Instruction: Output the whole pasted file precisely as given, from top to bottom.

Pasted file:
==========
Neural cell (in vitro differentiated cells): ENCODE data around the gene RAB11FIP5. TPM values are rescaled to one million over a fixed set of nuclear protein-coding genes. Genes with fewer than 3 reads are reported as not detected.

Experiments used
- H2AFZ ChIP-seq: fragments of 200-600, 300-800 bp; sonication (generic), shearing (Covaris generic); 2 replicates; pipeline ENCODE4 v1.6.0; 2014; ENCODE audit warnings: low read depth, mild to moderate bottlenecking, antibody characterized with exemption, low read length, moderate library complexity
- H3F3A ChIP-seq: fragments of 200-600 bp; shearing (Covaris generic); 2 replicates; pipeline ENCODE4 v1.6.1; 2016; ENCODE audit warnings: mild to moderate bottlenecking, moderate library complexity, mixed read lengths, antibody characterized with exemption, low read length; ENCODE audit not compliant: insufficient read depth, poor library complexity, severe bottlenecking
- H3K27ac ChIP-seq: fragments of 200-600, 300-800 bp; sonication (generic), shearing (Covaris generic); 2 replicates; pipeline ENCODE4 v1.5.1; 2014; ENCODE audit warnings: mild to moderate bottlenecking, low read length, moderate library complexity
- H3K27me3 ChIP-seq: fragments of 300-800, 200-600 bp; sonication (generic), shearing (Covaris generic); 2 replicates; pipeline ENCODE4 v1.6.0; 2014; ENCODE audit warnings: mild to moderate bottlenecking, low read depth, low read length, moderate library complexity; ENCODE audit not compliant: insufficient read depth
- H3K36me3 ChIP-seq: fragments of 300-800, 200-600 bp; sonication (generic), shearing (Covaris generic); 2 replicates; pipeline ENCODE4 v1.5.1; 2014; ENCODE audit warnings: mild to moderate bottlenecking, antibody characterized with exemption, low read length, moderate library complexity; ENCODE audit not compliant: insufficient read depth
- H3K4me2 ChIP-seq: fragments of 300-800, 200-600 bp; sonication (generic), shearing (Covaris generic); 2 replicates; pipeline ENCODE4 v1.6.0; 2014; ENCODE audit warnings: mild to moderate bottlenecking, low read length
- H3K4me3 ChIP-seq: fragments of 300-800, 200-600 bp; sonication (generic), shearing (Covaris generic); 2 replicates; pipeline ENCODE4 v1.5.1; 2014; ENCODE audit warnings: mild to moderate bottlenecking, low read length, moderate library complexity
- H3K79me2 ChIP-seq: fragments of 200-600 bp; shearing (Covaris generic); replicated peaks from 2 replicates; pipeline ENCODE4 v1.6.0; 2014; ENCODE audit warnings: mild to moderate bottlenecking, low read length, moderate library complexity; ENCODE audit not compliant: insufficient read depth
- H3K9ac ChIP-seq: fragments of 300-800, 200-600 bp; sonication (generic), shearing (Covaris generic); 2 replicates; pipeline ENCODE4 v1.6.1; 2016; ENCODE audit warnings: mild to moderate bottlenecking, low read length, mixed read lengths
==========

Neural cell (in vitro differentiated cells): ENCODE data around the gene RAB11FIP5. TPM values are rescaled to one million over a fixed set of nuclear protein-coding genes. Genes with fewer than 3 reads are reported as not detected.

Experiments used
- H2AFZ ChIP-seq: fragments of 200-600, 300-800 bp; sonication (generic), shearing (Covaris generic); 2 replicates; pipeline ENCODE4 v1.6.0; 2014; ENCODE audit warnings: low read depth, mild to moderate bottlenecking, antibody characterized with exemption, low read length, moderate library complexity
- H3F3A ChIP-seq: fragments of 200-600 bp; shearing (Covaris generic); 2 replicates; pipeline ENCODE4 v1.6.1; 2016; ENCODE audit warnings: mild to moderate bottlenecking, moderate library complexity, mixed read lengths, antibody characterized with exemption, low read length; ENCODE audit not compliant: insufficient read depth, poor library complexity, severe bottlenecking
- H3K27ac ChIP-seq: fragments of 200-600, 300-800 bp; sonication (generic), shearing (Covaris generic); 2 replicates; pipeline ENCODE4 v1.5.1; 2014; ENCODE audit warnings: mild to moderate bottlenecking, low read length, moderate library complexity
- H3K27me3 ChIP-seq: fragments of 300-800, 200-600 bp; sonication (generic), shearing (Covaris generic); 2 replicates; pipeline ENCODE4 v1.6.0; 2014; ENCODE audit warnings: mild to moderate bottlenecking, low read depth, low read length, moderate library complexity; ENCODE audit not compliant: insufficient read depth
- H3K36me3 ChIP-seq: fragments of 300-800, 200-600 bp; sonication (generic), shearing (Covaris generic); 2 replicates; pipeline ENCODE4 v1.5.1; 2014; ENCODE audit warnings: mild to moderate bottlenecking, antibody characterized with exemption, low read length, moderate library complexity; ENCODE audit not compliant: insufficient read depth
- H3K4me2 ChIP-seq: fragments of 300-800, 200-600 bp; sonication (generic), shearing (Covaris generic); 2 replicates; pipeline ENCODE4 v1.6.0; 2014; ENCODE audit warnings: mild to moderate bottlenecking, low read length
- H3K4me3 ChIP-seq: fragments of 300-800, 200-600 bp; sonication (generic), shearing (Covaris generic); 2 replicates; pipeline ENCODE4 v1.5.1; 2014; ENCODE audit warnings: mild to moderate bottlenecking, low read length, moderate library complexity
- H3K79me2 ChIP-seq: fragments of 200-600 bp; shearing (Covaris generic); replicated peaks from 2 replicates; pipeline ENCODE4 v1.6.0; 2014; ENCODE audit warnings: mild to moderate bottlenecking, low read length, moderate library complexity; ENCODE audit not compliant: insufficient read depth
- H3K9ac ChIP-seq: fragments of 300-800, 200-600 bp; sonication (generic), shearing (Covaris generic); 2 replicates; pipeline ENCODE4 v1.6.1; 2016; ENCODE audit warnings: mild to moderate bottlenecking, low read length, mixed read lengths